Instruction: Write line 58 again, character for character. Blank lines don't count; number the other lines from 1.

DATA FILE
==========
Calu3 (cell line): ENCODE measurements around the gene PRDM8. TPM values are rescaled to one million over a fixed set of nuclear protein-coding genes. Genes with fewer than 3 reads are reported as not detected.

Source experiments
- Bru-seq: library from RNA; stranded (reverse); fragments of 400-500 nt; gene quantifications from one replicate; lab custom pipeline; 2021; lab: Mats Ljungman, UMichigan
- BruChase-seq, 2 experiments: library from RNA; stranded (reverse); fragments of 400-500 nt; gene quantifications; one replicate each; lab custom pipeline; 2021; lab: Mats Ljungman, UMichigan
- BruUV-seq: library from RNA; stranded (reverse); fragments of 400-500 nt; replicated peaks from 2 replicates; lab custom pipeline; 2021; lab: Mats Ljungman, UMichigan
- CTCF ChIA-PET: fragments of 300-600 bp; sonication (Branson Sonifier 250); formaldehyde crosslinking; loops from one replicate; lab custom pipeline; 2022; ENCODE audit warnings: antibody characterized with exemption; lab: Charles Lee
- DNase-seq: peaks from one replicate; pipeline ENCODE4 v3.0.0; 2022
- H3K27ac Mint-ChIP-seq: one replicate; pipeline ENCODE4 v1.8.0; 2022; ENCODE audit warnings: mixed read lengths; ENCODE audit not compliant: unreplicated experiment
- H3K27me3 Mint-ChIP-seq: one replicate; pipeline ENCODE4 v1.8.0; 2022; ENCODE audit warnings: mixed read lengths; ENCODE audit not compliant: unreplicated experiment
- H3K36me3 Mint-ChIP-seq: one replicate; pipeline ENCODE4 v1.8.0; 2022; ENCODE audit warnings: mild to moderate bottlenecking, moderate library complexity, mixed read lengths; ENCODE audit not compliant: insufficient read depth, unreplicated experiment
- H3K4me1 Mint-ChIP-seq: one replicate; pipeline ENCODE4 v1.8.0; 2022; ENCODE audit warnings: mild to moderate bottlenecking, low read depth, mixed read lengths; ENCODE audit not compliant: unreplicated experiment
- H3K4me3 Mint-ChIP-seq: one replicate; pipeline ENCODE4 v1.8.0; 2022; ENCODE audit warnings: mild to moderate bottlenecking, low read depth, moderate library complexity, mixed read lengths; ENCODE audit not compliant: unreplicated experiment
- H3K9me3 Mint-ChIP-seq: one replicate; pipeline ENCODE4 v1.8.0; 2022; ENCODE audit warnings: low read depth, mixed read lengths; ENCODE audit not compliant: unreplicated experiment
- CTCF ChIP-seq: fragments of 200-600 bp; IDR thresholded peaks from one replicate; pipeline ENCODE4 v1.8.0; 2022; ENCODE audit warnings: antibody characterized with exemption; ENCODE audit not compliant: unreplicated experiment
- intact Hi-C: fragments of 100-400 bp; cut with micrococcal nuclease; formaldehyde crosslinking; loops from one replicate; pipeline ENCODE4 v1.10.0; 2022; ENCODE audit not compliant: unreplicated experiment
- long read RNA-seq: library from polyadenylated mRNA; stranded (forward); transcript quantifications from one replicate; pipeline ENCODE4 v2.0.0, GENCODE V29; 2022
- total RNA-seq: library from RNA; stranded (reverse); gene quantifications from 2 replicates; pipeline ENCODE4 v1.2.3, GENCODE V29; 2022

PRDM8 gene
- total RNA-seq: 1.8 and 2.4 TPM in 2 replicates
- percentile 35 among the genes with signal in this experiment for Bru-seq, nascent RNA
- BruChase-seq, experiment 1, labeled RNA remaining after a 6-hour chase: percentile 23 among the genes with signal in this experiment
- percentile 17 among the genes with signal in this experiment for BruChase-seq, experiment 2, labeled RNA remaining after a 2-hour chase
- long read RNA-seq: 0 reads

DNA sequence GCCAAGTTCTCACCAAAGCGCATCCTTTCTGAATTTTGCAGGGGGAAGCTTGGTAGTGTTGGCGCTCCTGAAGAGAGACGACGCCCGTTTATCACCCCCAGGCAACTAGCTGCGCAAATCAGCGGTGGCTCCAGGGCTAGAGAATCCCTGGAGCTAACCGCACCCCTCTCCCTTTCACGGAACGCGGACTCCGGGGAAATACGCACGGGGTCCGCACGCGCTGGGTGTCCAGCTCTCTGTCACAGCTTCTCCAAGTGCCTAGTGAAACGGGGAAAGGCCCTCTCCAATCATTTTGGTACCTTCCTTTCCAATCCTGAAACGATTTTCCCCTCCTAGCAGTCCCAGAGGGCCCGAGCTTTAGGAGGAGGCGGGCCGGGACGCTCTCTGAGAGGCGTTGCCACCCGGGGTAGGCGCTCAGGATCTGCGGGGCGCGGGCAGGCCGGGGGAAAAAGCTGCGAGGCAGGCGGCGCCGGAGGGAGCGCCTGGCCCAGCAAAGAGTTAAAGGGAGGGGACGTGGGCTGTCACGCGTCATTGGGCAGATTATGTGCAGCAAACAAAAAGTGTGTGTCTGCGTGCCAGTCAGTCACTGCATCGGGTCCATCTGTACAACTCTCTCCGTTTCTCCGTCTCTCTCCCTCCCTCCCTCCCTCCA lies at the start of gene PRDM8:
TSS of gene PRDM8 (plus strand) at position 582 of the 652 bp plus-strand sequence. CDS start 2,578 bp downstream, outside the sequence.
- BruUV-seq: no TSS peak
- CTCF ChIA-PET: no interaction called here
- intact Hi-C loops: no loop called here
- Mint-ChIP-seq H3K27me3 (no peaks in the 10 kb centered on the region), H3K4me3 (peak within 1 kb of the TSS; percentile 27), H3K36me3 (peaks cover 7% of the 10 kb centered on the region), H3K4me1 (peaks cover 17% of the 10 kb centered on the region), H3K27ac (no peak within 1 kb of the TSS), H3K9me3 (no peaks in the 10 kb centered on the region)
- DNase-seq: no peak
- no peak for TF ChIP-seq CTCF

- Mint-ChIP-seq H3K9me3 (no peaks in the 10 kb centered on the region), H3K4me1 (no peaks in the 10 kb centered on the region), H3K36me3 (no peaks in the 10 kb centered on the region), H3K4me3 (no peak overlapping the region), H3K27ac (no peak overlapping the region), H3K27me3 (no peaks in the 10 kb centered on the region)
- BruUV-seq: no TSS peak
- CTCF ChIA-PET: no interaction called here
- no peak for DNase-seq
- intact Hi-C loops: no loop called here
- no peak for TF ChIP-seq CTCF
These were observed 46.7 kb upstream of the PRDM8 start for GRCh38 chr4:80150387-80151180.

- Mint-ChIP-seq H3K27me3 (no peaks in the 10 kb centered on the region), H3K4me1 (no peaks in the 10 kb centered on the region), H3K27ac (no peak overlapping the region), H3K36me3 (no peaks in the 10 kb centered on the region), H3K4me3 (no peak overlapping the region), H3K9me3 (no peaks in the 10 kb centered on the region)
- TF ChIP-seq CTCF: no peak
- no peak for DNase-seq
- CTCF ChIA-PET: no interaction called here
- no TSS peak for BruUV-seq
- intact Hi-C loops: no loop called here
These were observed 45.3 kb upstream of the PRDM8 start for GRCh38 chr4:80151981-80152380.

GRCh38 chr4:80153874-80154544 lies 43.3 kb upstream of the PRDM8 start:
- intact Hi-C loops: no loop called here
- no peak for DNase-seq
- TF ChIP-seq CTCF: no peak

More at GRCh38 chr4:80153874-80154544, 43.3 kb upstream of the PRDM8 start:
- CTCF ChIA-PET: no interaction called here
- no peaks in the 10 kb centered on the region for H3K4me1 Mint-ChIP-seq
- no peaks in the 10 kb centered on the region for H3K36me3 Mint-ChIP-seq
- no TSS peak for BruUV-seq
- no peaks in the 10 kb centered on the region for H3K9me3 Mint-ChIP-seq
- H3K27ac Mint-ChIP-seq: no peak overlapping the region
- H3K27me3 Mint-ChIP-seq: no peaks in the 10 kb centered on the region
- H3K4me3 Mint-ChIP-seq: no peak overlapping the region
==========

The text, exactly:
- H3K4me3 Mint-ChIP-seq: no peak overlapping the region